The Binding of Isaac Rebirth

13AM games on why they chose Wii U for Runbow, planning Q3 release

A portion or a TorontoGameDevs interview with 13AM Games...

TorontoGameDevs: Why did you decide to work on Wii U for your first game?

13: The decision to work with Nintendo came from two factors. The first was that we wanted to get Runbow onto the platform we thought would really showcase its strengths as a chaotic local multiplayer game. As a bonus, the GamePad allowed us to create an asymmetrical mode, changing the dynamic of the game itself. The second factor was the the support Nintendo has given us right from the get-go. We would not be where we are today with the exposure we have if it wasn’t for them and their teams.

TorontoGameDevs: Do you have a firm release date for Runbow yet? Price?

13: I can only say that we are aiming for a Q3 release and that the price will not be anything unexpected or out of the ordinary. Once a few things solidify here on our end we will be able to give these details so stay tuned.

Full interview here (thanks Cloud2049!)

Pachter comments on amiibo success, thinks Nintendo should continue making hardware

WARNING - THIS IS A MICHAEL PACHTER FEATURE. If his comments enrage you, please avoid hitting the jump. If you are okay with his comments, please click through to view a video interview.

Click here to read the rest of the story...

Knapnok defends pricing of Affordable Space Adventures

A portion of a Nintendo Enthusiast interview with Knapnok...

Nintendo Enthusiast: I think that, personally, I would consider KnapNok Games to be one of the more “premium” indie developers on the Wii U. But, you have also taken a more “premium” approach to your game pricing, specifically in Affordable Space Adventures on the Wii U. That game is on the pricier side of the eShop, selling for $20. Do you feel like this higher price has had any negative affect on sales of the game? Or, do you feel that you hit an optimal price-point with the game?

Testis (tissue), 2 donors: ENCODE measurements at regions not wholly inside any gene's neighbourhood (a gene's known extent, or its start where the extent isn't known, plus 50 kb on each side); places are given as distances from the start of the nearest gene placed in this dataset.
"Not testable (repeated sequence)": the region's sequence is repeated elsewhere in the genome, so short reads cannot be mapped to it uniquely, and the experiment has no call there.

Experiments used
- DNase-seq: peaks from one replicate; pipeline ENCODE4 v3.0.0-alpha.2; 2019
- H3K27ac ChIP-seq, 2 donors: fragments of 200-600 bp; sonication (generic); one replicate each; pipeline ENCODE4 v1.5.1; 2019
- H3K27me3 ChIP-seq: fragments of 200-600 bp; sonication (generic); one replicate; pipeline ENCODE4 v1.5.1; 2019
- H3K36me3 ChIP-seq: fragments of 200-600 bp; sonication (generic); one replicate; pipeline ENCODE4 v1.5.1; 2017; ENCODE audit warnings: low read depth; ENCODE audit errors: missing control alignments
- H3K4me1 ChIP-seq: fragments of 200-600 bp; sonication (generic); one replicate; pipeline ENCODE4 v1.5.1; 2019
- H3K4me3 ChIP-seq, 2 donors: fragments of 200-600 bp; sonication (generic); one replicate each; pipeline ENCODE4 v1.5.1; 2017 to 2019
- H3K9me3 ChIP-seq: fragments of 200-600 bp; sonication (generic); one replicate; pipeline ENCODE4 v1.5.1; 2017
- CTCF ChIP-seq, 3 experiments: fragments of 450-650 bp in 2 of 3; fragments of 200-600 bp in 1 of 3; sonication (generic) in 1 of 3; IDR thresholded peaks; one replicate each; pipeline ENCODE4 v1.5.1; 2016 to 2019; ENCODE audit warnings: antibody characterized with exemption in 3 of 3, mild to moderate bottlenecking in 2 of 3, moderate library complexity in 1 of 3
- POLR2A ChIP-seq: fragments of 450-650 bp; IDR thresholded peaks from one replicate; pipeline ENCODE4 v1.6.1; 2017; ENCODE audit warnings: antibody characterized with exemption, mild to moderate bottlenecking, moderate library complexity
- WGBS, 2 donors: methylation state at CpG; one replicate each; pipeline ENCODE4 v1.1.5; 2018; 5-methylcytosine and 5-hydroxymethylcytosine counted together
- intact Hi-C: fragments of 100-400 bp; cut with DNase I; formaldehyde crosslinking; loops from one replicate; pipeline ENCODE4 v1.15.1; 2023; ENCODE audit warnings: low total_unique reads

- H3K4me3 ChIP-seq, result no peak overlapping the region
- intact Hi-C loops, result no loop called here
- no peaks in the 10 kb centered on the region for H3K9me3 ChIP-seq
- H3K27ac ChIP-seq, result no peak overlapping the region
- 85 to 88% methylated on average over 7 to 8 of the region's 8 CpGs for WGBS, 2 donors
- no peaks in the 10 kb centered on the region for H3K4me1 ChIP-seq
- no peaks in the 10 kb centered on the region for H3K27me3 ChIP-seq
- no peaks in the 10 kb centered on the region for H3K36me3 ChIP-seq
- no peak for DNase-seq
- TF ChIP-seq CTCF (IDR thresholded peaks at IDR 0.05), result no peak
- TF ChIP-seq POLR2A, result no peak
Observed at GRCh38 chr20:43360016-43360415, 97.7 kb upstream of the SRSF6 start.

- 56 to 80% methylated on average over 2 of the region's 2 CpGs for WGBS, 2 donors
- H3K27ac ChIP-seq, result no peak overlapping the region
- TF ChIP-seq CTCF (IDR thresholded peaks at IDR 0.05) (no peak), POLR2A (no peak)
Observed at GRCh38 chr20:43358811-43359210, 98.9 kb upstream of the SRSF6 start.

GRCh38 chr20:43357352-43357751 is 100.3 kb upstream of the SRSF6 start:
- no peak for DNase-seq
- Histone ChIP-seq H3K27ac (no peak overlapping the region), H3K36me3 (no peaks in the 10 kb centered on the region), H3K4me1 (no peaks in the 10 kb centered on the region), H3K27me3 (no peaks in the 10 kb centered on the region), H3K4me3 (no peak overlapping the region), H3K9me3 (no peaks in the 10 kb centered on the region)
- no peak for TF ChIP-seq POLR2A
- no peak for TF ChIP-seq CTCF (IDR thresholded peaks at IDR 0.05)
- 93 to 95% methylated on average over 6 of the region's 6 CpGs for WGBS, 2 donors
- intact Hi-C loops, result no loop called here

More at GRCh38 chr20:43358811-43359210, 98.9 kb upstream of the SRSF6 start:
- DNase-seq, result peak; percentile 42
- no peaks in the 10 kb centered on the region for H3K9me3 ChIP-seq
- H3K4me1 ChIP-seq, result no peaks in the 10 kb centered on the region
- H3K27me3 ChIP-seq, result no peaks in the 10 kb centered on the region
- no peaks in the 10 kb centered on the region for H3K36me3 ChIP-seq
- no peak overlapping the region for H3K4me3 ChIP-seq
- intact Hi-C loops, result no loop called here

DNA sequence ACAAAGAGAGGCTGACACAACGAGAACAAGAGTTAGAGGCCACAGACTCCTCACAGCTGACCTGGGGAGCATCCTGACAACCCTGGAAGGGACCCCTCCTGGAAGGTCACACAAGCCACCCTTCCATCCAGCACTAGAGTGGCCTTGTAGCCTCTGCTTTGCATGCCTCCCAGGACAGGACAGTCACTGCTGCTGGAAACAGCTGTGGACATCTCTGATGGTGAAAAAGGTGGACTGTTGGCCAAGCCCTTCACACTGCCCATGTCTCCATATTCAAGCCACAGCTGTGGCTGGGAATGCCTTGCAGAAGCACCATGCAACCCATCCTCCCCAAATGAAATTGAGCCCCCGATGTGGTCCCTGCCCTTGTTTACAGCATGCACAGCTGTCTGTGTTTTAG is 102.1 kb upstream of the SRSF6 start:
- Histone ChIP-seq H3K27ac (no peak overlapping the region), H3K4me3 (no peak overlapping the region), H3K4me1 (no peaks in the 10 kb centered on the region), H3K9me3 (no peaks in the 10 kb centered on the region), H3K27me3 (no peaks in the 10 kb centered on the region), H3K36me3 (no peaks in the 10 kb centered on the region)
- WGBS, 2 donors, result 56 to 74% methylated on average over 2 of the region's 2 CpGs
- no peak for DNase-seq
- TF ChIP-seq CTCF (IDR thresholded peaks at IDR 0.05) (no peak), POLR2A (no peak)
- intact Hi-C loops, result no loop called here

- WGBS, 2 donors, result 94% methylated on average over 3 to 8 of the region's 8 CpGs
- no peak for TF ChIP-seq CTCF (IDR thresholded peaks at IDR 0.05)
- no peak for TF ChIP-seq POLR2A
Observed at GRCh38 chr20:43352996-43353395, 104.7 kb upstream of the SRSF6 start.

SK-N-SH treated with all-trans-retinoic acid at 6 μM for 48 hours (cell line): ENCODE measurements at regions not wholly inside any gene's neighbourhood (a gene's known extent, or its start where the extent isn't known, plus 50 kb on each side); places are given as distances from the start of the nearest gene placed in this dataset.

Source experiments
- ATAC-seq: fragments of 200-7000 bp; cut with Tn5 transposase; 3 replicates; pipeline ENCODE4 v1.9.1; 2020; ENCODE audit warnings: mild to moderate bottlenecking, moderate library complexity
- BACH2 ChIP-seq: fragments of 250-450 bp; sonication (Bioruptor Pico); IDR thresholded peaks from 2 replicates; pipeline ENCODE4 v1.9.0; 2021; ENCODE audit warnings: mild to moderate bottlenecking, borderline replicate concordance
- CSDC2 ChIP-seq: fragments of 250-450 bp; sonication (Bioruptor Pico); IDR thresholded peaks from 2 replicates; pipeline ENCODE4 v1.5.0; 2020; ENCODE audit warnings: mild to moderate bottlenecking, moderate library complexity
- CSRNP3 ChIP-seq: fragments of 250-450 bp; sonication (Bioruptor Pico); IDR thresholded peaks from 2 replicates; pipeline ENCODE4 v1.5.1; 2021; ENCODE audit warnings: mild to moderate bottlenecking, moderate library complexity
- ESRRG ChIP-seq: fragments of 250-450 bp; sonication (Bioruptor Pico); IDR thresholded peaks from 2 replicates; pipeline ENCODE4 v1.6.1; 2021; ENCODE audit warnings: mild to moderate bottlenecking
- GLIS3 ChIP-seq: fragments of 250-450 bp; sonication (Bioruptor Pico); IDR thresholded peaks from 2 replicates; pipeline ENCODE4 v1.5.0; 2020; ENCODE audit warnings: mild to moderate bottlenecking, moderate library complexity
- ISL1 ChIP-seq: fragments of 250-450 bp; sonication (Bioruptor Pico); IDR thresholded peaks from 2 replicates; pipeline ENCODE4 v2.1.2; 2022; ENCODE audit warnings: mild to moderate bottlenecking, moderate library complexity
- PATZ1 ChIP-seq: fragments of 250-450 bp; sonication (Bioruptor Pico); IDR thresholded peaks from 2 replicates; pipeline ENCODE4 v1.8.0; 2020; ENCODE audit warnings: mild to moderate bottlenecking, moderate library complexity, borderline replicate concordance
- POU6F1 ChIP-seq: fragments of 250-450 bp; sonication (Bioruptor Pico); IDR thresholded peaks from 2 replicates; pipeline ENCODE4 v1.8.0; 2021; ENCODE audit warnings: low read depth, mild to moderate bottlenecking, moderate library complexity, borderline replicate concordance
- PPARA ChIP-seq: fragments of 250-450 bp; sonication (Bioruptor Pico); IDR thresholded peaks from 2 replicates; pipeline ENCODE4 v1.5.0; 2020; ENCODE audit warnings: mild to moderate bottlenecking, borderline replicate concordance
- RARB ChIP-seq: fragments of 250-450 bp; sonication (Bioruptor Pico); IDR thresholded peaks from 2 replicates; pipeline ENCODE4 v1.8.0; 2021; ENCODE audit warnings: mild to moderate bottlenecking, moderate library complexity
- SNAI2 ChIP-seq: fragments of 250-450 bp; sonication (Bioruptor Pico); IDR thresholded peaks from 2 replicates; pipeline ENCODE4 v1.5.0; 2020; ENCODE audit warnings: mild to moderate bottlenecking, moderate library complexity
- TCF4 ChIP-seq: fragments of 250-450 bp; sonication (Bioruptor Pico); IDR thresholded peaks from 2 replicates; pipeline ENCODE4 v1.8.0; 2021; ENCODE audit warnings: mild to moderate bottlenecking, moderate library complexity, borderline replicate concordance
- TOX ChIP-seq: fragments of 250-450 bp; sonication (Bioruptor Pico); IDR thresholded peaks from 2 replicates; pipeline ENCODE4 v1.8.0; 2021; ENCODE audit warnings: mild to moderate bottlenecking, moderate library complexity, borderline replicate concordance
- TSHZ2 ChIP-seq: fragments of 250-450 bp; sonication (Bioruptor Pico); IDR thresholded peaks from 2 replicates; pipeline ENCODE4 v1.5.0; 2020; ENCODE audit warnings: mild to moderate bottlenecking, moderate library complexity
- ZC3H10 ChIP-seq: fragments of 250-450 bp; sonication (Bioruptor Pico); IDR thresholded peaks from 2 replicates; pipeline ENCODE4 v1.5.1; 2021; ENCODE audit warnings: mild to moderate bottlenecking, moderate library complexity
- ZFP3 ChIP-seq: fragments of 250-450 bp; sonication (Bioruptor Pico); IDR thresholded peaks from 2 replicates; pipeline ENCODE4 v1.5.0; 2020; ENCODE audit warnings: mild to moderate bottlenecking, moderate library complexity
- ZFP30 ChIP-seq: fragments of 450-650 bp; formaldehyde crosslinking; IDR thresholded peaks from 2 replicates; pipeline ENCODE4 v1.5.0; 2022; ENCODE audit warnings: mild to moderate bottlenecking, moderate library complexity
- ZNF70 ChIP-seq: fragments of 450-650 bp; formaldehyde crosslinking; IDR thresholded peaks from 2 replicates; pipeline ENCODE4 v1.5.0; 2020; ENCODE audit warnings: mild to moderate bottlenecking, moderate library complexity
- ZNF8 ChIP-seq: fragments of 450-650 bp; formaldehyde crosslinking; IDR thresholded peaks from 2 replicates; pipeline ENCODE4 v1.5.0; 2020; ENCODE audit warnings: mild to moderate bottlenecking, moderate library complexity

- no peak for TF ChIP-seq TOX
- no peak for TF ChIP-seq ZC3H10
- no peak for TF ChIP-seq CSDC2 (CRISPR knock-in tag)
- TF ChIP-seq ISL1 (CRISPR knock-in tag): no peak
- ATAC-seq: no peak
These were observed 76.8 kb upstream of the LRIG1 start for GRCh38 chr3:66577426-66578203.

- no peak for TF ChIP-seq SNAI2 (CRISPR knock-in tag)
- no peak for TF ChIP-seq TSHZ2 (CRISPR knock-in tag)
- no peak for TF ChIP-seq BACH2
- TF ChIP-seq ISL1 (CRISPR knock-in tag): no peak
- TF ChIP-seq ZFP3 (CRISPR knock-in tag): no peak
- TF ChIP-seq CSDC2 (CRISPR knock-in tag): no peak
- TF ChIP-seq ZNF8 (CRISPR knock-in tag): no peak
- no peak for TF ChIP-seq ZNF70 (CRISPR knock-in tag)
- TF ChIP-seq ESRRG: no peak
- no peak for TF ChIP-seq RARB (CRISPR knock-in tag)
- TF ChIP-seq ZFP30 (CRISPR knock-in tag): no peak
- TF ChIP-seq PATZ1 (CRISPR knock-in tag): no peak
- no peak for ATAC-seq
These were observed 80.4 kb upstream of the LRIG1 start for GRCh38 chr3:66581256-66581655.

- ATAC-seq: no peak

Knapnok: “Of course the topic of the game’s pricing cannot be approached without the usual mention of “oh, but the game is not Affordable, ha ha”. Affordable stands for the in-game universe’s Uexplore travel company, which rents out cheap, affordable spaceships. Now that we’ve got that out of the way…

Yes, it’s true that Affordable Space Adventures is on the higher-priced end of the indie games spectrum. But users have to consider that this is a game that has taken well over a year of development to produce, and it’s sold exclusively on Wii U. We’re a small, relatively unknown studio for Nintendo fans, so we’re never going to sell the same number of copies as a title like Captain Toad: Treasure Tracker, Mario vs Donkey Kong: Tipping Stars or Pushmo. But, arguably, all of these have the same amount of work put into them as Affordable Space Adventures. So why should our game have a lower price point simply because it’s an indie game? In any case, I think the game’s positive critical reception has helped a lot and sales of the game have been positive so far, so it’s obvious that in the end people cared more about the quality of the title rather than the price.”

The Swindle gives you 100 in-game days to grab as much loot as you can

The Swindle limits you to 100 lives before it's game over. Those lives tie to in-game days, so you have 100 days to pull off heists and grab as much loot as possible. After those 100 days, the government installs security measures that make your heists impossible. Below you can learn why this idea was used and where it came from.

“The idea was always that you leave the level whenever you like. It’s a burglary job, right? There’s no running from right to left and then you’re done.” What this means is that you decide when you’ve amassed enough of a take to make this a good use of one of those hundred days. But if there was no limit, you could just grab the easiest cash over the course of thousands of plays, slowly working your way up in a low-risk manner.

The 100 days limit came in as another resource, separate from money, and as soon as it went in it made the game so much more exciting because it made the money mechanic much more interesting to play with.” Marshall continues. “You know that you need £30,000 to get this upgrade you need, but you’re not sure you can get it, you’ve only got a few days left. Once it was brought in, it focused the design a lot, and made the game feel a lot more pressurized, which I think it needed, as it’s about burglary.” - Dan Marshall, dev

King's Quest: A Knight to Remember could see Wii U release

A portion of a Dtoid interview with Matt Korba, President of The Odd Gentlemen